Acoustic Tag Problems
Posted on Wednesday, 26 November 2014
Far Reaching Effects of Acoustic Tags
We recently came across this interesting article that highlights significant effects from the use of acoustic tagging. The fact that the seals seem to have honed in on these tags so readily does lead to the question of how much of a detrimental effect tags will have on a shark’s predation success rate. This is especially relevant to the Great White shark whose diet largely consists of seals.
Food for thought…
Ecologists’ attempts to track shoals of fish are being thwarted by seals which have learnt to recognise the sounds of their tagging devices. Grey seals are skewing the results of scientific studies because they swoop in and eat fish fitted with acoustic tags.
British biologists have now realised that electric tags fitted to large fish act as a ‘dinner bell’ to seals. They think the predators have learned that the low electronic noises emitted by the devices will lead them to a substantial meal. It could have a ‘profound effect’ on research studies designed to monitor behaviour and movements of fish, the scientists admitted.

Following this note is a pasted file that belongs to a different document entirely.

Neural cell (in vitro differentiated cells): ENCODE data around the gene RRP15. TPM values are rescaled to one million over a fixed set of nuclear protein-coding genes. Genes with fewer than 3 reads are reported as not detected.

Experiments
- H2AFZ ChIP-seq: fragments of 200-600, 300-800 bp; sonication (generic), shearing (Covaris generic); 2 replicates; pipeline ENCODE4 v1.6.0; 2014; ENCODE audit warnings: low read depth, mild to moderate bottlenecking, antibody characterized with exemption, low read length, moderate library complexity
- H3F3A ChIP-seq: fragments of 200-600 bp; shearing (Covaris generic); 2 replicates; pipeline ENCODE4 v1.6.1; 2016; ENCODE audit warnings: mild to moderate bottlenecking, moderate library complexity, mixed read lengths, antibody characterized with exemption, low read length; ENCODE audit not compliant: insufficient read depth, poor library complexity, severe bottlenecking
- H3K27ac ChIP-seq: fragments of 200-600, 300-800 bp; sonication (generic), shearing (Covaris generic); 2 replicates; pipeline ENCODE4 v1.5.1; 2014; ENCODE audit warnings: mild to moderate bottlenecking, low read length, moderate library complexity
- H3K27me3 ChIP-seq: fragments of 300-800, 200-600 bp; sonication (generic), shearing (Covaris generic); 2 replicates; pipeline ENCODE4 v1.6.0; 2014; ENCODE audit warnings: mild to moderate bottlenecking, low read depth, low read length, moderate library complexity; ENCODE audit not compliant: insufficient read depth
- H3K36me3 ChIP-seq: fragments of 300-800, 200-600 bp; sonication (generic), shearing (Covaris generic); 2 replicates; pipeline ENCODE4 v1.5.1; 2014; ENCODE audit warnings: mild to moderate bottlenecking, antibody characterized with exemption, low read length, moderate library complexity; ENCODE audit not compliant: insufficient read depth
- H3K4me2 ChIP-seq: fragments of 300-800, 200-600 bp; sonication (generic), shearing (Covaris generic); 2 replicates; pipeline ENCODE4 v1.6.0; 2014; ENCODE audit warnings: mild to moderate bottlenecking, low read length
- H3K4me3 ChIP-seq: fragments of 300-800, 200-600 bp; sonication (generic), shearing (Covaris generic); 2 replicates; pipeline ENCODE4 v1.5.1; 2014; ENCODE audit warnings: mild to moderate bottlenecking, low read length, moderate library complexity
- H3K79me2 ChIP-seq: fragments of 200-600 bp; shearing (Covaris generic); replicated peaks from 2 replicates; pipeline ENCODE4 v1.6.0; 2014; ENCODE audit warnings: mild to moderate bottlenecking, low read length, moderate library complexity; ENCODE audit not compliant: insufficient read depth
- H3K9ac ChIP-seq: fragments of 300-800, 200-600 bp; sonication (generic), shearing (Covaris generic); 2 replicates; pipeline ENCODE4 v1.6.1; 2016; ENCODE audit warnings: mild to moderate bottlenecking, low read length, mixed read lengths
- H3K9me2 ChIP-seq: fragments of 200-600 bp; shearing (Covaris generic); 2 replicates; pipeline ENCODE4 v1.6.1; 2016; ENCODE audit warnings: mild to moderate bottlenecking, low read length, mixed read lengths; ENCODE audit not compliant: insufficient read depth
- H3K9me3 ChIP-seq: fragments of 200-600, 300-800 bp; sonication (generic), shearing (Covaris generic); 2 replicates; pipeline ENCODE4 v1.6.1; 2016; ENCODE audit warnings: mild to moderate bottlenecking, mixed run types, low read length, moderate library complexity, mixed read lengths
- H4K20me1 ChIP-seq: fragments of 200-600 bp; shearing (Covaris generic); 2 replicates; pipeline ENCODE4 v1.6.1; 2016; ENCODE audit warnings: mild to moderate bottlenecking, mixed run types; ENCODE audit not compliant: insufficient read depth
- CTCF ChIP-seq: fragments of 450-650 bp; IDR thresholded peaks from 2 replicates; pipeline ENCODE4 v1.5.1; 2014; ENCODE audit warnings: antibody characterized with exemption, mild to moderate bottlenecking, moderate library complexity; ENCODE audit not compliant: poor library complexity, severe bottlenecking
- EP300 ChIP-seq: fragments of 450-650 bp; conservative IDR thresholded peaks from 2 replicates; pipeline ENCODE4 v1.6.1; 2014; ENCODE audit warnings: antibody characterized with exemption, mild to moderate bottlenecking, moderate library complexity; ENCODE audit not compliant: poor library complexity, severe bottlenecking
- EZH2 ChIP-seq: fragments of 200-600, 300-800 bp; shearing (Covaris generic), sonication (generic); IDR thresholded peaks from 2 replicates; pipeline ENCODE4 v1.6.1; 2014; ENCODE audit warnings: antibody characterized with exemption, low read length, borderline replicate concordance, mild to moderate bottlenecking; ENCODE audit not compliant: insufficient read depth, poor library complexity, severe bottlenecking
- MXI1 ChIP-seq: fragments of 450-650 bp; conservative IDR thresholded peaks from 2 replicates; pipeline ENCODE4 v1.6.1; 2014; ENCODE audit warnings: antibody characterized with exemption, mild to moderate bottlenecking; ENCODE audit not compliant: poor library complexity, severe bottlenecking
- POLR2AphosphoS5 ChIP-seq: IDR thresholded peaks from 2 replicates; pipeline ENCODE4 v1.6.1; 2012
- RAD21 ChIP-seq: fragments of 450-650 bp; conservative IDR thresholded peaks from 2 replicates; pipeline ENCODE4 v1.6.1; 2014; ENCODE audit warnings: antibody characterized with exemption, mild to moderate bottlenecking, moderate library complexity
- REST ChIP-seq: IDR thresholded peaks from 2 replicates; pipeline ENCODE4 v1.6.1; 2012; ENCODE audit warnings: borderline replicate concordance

Projects monitoring the movements of salmon and lingcod have already suffered disproportionate losses of juveniles and researchers now believe the tags could have been acting as homing beacons for hungry seals. They fear further research may be compromised unless a different type of tag is used, one that seals cannot hear.
Researchers at St Andrew’s and Cumbria universities issued their warning after carrying out a series of tests which demonstrated that seals can learn to use the tags to pinpoint a meal. Amanda Stansbury, of the University of St Andrew’s, said: ‘Seals can exploit new sounds such as fish tags and use them to their advantage. If the predators go after the tag it would skew the results.’